The European Payments Union

The European Payments Union

After the end of the Second World War, bilateral payments agreements were signed between various European countries with the aim of reviving international trade. But these initial agreements were founded on exchange-rate controls, which meant that authorised payments had to be made in accordance with fixed rates that matched the official value of the currencies. In addition, trade and payments had to be balanced within the credit limits set by these agreements. That led to the decision taken in July 1950 by the Organisation for European Economic Cooperation (OEEC) to replace these bilateral payment agreements by a multilateral system capable of revitalising the European economy.

The European Payments Union (EPU) was created on 19 September 1950 by the 18 Members of the OEEC and entered into force, retrospectively, on 1 July 1950. The EPU facilitated the convertibility of European currencies by setting exchange rates that were deemed to reflect the reality of each country’s economic situation. On the other hand, currency restrictions were maintained vis-à-vis the dollar area. It therefore acted as an international clearing house, helping to compensate and balance the accounts of each European country with those of its neighbours. In practice, each EPU Member set a parity between its currency and the unit of account, which was fixed in grams of gold based on the gold value of the dollar, as well as a single exchange rate. At the end of each month, settlement of trade was carried out partly in gold and partly via the granting of credits to the EPU. The EPU’s initial capital, subscribed by the United States, was used to settle with the creditors as soon as the debtors made their payments. Thanks to this system, the national central banks also made their currency available to their partners, while the Bank for International Settlements (BIS) in Basle managed the settlement transactions. Every month, the EPU calculated a net credit or debit balance for each country in relation to all the other countries in the Union. A quota was set for each Member that represented the maximum that its account balance could attain. Adjustments, partially calculated in gold, were made depending on the monthly credit or debit balance of the country in question. Once the EPU’s exchange mechanism had been shown to work, it was gradually made more flexible by the introduction of a bank arbitrage procedure, greater flexibility in the intra-European payment arrangements and the decentralisation thereof, to the benefit of the markets.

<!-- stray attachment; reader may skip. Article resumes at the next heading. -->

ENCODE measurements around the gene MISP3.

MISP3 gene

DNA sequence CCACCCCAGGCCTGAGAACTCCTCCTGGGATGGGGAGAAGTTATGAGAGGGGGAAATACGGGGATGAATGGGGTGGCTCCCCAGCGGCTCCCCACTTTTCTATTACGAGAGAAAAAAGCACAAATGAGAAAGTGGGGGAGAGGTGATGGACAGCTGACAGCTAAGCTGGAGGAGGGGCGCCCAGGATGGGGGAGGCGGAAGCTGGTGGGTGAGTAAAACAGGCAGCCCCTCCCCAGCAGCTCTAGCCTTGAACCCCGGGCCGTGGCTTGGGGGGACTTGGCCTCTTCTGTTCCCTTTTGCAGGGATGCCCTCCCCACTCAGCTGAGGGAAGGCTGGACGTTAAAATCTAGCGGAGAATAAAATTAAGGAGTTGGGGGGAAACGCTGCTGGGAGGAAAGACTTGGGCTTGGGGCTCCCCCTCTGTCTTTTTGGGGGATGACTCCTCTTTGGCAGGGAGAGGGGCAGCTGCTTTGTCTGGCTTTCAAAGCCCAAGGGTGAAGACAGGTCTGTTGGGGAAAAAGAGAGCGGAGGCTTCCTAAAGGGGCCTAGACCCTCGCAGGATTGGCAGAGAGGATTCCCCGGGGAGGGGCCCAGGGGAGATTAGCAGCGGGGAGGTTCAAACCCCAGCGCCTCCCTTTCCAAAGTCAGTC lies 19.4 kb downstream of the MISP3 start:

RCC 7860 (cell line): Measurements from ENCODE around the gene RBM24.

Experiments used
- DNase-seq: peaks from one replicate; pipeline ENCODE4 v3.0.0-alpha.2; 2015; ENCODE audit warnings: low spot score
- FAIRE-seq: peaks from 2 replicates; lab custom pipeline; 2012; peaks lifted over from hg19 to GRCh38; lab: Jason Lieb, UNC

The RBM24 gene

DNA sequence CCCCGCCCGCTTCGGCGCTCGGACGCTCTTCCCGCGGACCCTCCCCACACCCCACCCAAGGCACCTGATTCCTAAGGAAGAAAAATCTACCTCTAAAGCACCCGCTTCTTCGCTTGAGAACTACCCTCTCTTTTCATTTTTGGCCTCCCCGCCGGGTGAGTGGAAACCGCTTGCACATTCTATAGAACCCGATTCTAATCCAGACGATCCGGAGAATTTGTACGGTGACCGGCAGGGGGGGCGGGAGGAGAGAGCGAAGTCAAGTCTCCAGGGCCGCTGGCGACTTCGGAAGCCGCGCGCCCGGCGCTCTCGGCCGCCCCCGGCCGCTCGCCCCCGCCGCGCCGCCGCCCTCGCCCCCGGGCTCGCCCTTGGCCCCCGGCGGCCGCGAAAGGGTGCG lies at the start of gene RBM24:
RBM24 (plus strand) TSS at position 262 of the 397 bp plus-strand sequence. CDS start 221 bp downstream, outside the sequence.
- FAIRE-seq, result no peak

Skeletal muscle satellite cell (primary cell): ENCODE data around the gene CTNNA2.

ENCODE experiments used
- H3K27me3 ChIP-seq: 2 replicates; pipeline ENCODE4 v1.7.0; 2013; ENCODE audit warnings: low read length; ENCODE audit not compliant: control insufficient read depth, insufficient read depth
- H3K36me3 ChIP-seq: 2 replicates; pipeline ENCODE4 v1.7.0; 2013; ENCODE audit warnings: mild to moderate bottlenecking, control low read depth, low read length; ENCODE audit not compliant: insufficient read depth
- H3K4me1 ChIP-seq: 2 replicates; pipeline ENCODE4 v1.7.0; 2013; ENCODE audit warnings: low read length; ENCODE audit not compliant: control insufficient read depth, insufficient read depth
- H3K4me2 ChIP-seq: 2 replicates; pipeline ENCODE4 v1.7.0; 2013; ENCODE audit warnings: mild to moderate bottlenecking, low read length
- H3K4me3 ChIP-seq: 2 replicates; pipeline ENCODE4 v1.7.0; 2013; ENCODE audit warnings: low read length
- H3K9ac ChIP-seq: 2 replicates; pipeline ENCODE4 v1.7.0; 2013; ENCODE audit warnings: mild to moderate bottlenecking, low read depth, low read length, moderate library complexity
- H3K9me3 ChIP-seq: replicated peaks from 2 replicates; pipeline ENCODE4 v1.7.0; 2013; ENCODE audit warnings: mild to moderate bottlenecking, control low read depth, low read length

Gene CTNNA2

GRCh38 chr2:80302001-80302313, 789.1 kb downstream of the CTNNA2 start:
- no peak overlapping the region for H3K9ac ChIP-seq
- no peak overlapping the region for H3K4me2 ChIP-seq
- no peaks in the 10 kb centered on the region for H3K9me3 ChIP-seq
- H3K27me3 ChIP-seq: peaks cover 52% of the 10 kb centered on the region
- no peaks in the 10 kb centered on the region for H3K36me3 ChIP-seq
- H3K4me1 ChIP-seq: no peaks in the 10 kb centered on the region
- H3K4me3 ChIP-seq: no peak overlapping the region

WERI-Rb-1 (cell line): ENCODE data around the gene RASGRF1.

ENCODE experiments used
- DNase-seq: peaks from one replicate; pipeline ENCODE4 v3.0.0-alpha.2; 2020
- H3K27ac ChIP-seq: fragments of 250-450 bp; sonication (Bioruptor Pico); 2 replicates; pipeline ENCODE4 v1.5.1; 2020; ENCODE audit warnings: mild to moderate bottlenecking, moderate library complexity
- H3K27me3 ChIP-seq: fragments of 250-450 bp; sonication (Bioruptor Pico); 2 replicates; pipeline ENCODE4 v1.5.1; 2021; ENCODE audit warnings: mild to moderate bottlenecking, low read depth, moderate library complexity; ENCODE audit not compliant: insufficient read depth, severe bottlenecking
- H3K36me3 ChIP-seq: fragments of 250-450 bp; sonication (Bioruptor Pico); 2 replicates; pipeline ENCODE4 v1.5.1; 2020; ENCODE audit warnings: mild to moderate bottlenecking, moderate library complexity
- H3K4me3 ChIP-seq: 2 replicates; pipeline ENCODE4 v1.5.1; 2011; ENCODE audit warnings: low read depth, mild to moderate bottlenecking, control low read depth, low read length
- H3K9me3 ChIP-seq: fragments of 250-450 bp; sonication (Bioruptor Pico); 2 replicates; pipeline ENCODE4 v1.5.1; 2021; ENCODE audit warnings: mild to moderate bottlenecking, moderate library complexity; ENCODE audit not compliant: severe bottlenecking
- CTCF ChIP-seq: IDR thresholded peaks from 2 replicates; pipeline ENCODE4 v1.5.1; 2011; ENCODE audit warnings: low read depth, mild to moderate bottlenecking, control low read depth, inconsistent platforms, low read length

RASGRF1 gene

In the post-war period, the EPU helped to secure complete stability of exchange rates and to promote free trade amongst the Member States. But the EPU fell victim to a series of crises caused by opponents objecting to price fluctuations and to the convertibility of European currencies between issuing banks but not between individuals. Finally, the EPU, which had advocated a return to full currency convertibility in Europe but which some feared would compete with the International Monetary Fund (IMF), was wound up on 27 December 1958 and replaced on the same day by the European Monetary Agreement (EMA), which called for a collective return to monetary convertibility in Europe.

The EMA was signed by the 17 Member States of the EPU on 5 August 1955, thereby creating a European reserve fund for those countries whose balance of payments showed a deficit and a multilateral settlement and equalisation system founded on exchange rates, which were kept as stable as possible. The Bank for International Settlements managed the financial transactions resulting from the EMA, but, unlike the EPU, the EMA’s system of multilateral settlements and granting of loans was neither compulsory nor automatic.

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